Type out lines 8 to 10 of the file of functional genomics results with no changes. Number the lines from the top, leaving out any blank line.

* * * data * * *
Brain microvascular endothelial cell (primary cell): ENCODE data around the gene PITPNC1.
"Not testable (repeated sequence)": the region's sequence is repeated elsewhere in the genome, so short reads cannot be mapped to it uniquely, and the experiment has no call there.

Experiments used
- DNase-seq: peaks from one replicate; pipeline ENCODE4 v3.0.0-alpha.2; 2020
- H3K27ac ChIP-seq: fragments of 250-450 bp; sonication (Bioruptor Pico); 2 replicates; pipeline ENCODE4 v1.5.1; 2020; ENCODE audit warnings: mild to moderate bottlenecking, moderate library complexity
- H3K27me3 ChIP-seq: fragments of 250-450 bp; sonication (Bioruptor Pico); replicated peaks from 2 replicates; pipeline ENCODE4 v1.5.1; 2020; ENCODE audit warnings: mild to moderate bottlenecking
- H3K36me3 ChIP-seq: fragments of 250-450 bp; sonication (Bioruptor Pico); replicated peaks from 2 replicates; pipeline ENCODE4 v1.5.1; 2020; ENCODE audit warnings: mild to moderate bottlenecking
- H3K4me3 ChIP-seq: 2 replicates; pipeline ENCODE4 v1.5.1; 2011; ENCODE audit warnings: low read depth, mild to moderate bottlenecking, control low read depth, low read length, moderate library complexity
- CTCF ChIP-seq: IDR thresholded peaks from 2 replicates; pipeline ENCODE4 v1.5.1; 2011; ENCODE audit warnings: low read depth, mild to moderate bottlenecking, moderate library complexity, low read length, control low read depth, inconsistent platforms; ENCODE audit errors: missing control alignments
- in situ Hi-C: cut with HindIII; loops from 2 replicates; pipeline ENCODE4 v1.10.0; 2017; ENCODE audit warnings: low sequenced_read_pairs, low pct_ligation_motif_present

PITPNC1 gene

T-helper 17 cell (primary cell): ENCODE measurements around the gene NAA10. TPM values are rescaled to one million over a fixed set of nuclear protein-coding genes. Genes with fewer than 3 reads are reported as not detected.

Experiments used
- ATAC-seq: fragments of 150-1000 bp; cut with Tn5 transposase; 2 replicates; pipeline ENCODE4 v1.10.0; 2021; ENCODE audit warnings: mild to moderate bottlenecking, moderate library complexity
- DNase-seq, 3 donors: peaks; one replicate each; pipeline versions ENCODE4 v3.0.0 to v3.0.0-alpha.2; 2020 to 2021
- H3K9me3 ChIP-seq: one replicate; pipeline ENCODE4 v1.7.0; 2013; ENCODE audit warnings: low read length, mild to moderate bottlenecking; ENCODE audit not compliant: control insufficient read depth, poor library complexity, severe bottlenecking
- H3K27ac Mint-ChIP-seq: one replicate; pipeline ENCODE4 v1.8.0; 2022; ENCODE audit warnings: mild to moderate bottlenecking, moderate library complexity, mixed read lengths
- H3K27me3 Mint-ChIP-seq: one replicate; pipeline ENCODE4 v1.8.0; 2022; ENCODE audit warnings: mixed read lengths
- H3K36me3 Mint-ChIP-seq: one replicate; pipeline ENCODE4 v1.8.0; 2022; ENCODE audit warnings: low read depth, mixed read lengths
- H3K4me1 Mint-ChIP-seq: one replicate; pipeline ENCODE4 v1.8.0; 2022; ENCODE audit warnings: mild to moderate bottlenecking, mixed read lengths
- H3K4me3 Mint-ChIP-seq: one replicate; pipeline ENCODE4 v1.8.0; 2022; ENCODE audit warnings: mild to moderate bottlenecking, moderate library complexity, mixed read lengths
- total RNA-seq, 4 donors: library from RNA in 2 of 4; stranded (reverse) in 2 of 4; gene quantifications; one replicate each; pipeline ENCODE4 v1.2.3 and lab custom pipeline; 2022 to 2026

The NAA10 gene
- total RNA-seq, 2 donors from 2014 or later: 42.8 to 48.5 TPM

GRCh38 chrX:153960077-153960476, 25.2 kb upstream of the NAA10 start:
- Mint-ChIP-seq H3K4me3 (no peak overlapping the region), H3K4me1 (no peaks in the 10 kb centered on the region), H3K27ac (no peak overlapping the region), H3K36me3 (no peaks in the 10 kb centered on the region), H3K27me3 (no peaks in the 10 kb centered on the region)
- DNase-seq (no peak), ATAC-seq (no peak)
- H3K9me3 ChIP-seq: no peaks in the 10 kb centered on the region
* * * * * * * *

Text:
- H3K4me3 ChIP-seq: 2 replicates; pipeline ENCODE4 v1.5.1; 2011; ENCODE audit warnings: low read depth, mild to moderate bottlenecking, control low read depth, low read length, moderate library complexity
- CTCF ChIP-seq: IDR thresholded peaks from 2 replicates; pipeline ENCODE4 v1.5.1; 2011; ENCODE audit warnings: low read depth, mild to moderate bottlenecking, moderate library complexity, low read length, control low read depth, inconsistent platforms; ENCODE audit errors: missing control alignments
- in situ Hi-C: cut with HindIII; loops from 2 replicates; pipeline ENCODE4 v1.10.0; 2017; ENCODE audit warnings: low sequenced_read_pairs, low pct_ligation_motif_present